From birth until about age 8, a child's eyes and brain form vital connections. Anything that blocks or blurs vision in one or both eyes can slow down or prevent these connections. If that happens, the brain might not fully recognize the images seen by one or both eyes. Then, the brain begins to ignore the images seen by the otherwise healthy eye, and the eye becomes weaker, losing vision strength (acuity). This eye is then referred to as "amblyopic."
Kids who have it will develop good vision in one eye and poor vision in the other. Kids often get used to this vision problem, and might not mention it to parents. As a result, their amblyopia might not be diagnosed for months or even years, while parents chalk up poor grades or clumsiness to a child not being academically or athletically gifted.
Signs and symptoms of lazy eye include:
- An eye that wanders inward or outward
- Eyes that appear to not work together
- Poor depth perception
- Squinting or shutting an eye
- Head tilting
- Abnormal results of vision screening tests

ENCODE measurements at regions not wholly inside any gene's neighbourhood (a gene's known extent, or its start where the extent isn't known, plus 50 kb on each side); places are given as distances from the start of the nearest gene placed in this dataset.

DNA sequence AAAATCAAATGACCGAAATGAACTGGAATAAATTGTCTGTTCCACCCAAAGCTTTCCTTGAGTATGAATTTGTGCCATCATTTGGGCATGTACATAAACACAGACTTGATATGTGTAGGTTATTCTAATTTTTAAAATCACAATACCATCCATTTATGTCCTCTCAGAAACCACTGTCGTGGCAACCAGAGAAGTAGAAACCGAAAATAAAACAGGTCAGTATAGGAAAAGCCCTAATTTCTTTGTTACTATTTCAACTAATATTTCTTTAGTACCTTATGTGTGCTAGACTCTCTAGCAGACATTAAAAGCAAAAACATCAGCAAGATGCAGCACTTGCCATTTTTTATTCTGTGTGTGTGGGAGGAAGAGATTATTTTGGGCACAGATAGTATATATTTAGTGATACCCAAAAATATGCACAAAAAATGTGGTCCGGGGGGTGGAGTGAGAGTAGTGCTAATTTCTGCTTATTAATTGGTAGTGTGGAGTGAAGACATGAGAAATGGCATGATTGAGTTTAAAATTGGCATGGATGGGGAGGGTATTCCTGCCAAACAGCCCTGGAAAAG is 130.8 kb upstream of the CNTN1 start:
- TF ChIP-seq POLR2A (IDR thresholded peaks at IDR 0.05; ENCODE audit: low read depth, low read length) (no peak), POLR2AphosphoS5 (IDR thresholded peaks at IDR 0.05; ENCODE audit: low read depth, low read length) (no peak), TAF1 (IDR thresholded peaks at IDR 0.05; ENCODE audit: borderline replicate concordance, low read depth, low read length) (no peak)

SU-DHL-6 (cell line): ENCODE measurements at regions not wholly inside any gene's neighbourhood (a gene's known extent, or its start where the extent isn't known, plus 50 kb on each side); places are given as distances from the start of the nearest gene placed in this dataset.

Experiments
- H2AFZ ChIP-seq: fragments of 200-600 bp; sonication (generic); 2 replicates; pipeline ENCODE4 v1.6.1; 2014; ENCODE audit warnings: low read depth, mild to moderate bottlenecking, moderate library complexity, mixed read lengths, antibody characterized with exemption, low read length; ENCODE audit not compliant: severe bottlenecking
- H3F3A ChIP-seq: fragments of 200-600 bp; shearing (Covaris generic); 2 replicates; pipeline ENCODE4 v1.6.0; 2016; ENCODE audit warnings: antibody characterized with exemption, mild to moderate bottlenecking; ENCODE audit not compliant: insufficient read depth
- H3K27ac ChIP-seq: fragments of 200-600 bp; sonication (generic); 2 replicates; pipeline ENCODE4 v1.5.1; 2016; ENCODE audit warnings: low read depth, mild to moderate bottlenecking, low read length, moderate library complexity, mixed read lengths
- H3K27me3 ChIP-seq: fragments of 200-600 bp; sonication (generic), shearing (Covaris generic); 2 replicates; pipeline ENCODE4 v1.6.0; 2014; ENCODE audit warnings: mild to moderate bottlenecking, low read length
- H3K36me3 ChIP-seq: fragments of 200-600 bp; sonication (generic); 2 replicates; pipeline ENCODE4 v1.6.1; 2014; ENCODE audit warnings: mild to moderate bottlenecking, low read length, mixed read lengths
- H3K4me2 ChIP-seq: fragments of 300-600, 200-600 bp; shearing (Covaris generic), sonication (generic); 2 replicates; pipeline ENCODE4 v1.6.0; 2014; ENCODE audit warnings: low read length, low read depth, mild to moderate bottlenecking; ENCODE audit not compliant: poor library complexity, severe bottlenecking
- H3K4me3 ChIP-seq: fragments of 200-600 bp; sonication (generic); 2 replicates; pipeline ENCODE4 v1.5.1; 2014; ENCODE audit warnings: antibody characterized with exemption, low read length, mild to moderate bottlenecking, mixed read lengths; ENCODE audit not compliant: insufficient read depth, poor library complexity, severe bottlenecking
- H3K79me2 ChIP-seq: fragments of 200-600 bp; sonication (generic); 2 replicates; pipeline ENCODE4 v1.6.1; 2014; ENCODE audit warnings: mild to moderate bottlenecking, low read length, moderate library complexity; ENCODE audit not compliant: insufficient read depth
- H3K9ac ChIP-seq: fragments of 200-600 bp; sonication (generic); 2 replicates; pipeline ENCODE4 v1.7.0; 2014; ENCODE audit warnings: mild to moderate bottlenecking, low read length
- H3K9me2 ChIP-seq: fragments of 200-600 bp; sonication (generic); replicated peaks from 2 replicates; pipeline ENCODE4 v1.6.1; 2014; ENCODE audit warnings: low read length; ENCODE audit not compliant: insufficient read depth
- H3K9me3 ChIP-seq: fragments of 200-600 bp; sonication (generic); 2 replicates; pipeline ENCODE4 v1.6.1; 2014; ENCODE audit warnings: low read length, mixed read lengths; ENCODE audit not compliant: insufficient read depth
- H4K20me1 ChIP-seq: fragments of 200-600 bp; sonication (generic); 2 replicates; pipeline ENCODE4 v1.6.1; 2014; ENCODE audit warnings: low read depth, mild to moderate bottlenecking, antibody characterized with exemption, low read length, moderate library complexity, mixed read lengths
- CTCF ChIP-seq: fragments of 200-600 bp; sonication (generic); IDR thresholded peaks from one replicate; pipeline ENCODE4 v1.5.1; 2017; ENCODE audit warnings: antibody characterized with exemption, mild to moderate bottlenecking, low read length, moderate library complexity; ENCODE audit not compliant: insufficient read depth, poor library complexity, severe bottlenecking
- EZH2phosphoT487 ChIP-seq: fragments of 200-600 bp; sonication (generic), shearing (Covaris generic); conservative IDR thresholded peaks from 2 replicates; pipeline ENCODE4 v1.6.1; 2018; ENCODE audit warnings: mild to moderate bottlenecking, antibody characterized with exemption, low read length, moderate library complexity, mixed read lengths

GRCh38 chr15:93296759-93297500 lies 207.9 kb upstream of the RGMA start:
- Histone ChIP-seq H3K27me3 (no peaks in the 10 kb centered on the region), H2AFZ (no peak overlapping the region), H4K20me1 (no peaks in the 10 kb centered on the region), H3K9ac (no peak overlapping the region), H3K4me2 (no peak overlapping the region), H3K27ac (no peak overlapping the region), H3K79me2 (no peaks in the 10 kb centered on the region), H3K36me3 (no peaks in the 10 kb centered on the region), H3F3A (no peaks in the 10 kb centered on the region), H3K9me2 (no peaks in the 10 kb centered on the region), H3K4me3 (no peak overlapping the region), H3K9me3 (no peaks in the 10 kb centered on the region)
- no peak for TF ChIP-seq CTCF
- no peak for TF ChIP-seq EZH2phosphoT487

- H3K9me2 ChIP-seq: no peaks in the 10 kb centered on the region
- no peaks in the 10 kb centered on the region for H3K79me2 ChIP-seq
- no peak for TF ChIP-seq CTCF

- Muscle imbalance (strabismus). The most common cause of lazy eye is an imbalance in the muscles that position the eyes. This imbalance can cause the eyes to cross in or turn out, and prevents them from tracking together in a coordinated way.
- Difference in sharpness of vision between the eyes (refractive anisometropia). A significant difference between the prescriptions in each eye — often due to farsightedness but sometimes to nearsightedness or an imperfection on the surface of the eye called astigmatism — can result in lazy eye. Glasses or contact lenses are typically used to correct these refractive problems. In some children lazy eye is caused by a combination of strabismus and refractive problems.
- Deprivation. Any problem with one eye — such as a cloudy area in the lens (cataract) — can deprive a child of clear vision in that eye. Deprivation amblyopia in infancy requires urgent treatment to prevent permanent vision loss. Deprivation amblyopia often results in the most severe amblyopia.
- Optical Correction
- Occlusion therapy (patching therapy)
- Binocular vision therapy with 3D gaming
- Surgery if required
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